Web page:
In other words, if your livelihood depends on how you handle wood, your ROI on a top-shelf wood moisture meter will be incalculable.
9. Expecting accurate moisture readings for non-wood materials.
Many wood moisture meters have a setting to take readings from non-wood materials. This feature can be helpful, but only if you’re clear on what information the meter is giving you.
Wood moisture meters can give you a quantitative moisture measurement for a piece of wood — that means an absolute number. For most other materials, the meter returns a comparative reading of moisture, not a measure of the exact moisture content; these measurements can be helpful, however, to determine if one area is higher or lower in moisture content than another.
When you want to use the meter on another material, say drywall, you need to switch it to a different work mode. On the Orion line of meters, this work mode is called “relative moisture mode.” The keyword here is “relative.” This function will use similar language on different meters, because, in this non-wood mode, the meters are only assessing whether the spot has more or less moisture than another known dry spot.
After you switch the meter to the relative mode, first use it on a spot you’re confident is dry. Then take a reading on the spot(s) where you think there may be excessive moisture. If you get a higher reading in another area, you can be confident that the areas with higher readings may have more moisture. Meters may use a 10- or 100-point scale to indicate the relative readings. Others may use color indicators.
10. Not using a moisture meter at all.
I take it back. This mistake wins the “well, duh” award.
You cannot eyeball wood’s moisture levels. Not for a single piece of wood and certainly not for a batch of wood. A dry surface doesn’t mean that the wood is adequately dry, or that it’s ready to be installed as flooring or fashioned into furniture. Waiting a certain amount of time for the wood to acclimate is no guarantee that your wood, sitting in your specific environment, has in fact fully acclimated.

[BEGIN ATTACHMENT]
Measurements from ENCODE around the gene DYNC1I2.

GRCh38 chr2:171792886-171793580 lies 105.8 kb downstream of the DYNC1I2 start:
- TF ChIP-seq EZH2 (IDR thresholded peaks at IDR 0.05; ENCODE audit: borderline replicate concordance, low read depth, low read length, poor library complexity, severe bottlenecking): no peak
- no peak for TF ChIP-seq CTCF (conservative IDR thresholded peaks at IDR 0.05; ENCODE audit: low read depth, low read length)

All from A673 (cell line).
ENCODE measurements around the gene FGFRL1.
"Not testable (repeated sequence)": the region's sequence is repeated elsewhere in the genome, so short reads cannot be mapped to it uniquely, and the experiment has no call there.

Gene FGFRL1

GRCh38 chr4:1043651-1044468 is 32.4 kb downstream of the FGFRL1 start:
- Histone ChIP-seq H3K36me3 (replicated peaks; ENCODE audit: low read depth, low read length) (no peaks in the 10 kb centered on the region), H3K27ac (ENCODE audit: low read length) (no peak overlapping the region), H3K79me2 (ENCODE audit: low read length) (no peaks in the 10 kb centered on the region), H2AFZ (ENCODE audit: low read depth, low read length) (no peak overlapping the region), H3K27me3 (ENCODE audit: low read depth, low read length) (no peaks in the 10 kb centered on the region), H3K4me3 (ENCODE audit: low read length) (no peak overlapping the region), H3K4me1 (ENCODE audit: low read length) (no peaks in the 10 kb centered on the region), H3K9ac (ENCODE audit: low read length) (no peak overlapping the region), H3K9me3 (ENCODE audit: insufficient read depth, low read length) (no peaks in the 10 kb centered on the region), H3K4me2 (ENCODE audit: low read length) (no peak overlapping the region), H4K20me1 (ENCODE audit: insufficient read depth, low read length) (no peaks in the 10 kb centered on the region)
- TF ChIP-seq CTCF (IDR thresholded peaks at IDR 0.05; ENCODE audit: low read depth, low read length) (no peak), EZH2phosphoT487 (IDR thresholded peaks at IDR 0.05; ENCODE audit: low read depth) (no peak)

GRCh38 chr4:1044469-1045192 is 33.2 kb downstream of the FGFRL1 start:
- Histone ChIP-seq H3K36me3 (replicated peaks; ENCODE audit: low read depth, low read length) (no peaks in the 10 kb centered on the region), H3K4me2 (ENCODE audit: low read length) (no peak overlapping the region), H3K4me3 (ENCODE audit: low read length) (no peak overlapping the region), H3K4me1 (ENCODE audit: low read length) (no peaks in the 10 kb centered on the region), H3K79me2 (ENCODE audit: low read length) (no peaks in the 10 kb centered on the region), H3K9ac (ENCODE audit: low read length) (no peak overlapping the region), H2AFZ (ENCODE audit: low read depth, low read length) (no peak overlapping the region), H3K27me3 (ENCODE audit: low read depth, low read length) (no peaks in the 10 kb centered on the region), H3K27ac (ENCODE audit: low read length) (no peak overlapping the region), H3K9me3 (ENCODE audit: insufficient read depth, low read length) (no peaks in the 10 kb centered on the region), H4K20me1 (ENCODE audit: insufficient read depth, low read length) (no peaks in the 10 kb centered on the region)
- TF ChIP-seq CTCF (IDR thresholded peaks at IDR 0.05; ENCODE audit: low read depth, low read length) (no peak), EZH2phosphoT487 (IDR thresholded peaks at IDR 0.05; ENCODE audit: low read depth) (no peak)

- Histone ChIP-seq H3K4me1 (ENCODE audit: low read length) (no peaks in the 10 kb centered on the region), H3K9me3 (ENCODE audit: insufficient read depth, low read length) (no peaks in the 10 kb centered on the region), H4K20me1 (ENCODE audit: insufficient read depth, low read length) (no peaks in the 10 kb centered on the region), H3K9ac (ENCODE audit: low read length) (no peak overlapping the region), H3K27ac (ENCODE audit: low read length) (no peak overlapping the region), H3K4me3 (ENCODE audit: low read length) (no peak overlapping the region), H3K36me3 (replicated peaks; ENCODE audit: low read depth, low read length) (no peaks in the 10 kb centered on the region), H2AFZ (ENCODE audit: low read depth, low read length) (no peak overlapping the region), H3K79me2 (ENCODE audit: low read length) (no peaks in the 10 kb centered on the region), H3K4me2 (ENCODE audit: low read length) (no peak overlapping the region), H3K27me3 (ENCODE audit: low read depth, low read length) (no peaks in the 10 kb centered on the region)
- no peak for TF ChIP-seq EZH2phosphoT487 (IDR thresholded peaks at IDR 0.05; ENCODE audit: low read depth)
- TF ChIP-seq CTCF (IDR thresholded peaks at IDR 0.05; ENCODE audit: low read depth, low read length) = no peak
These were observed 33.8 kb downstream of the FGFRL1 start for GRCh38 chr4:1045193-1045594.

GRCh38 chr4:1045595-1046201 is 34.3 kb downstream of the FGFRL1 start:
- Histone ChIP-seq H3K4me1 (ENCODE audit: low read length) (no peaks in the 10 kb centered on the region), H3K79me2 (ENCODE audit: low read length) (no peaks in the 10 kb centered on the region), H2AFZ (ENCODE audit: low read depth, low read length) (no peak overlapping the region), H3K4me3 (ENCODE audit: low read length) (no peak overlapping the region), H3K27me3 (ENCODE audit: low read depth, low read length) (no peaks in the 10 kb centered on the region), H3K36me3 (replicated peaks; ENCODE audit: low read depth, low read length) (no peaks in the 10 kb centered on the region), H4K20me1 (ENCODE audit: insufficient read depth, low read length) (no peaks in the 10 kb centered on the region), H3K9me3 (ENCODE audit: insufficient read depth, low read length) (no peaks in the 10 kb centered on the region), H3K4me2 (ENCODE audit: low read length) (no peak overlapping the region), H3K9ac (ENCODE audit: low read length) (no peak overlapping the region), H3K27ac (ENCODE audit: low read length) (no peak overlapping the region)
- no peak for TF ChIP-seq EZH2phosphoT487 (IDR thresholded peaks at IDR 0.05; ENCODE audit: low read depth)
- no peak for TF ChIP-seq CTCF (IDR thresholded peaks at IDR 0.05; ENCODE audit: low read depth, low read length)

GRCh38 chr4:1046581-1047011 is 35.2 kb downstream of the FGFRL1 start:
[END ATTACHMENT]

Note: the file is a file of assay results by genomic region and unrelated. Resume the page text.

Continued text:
In fact, after all the apparent moisture and liquid water within the wood has evaporated is the most critical time to know exactly what the moisture content of the wood is. When all the free water (i.e., liquid water) is evaporated, the wood starts losing the water vapor bound up in its cell walls. It’s the movement of moisture in the wood’s cell walls that impacts the physical size and integrity of the piece.
Without a moisture meter, it is impossible for you to know whether the wood has reached the MC level that correlates to the point of equilibrium moisture content (EMC) with its intended surroundings. Dr. Eugene Wengert, professor and specialist in wood processing at the University of Wisconsin-Madison’s Department of Forestry, states that wood should be dried to an MC that’s within two percentage points of the EMC where the wood is going to be used.
Well, you can use tables and formulas to calculate the target EMC for the end-use environment. But how are you going to be able to tell whether that wood’s moisture content is within 2% of the end-use environment’s EMC? You’re not — not unless you have an accurate reading of the wood’s MC from a quality wood moisture meter.
The process for ensuring the wood you’re working with has reached an acceptable moisture condition is pretty simple: Use a high-quality wood moisture meter; use it consistently and properly. So be the woodworker that avoids the moisture meter worst mistakes, and save yourself the heartache of failed projects.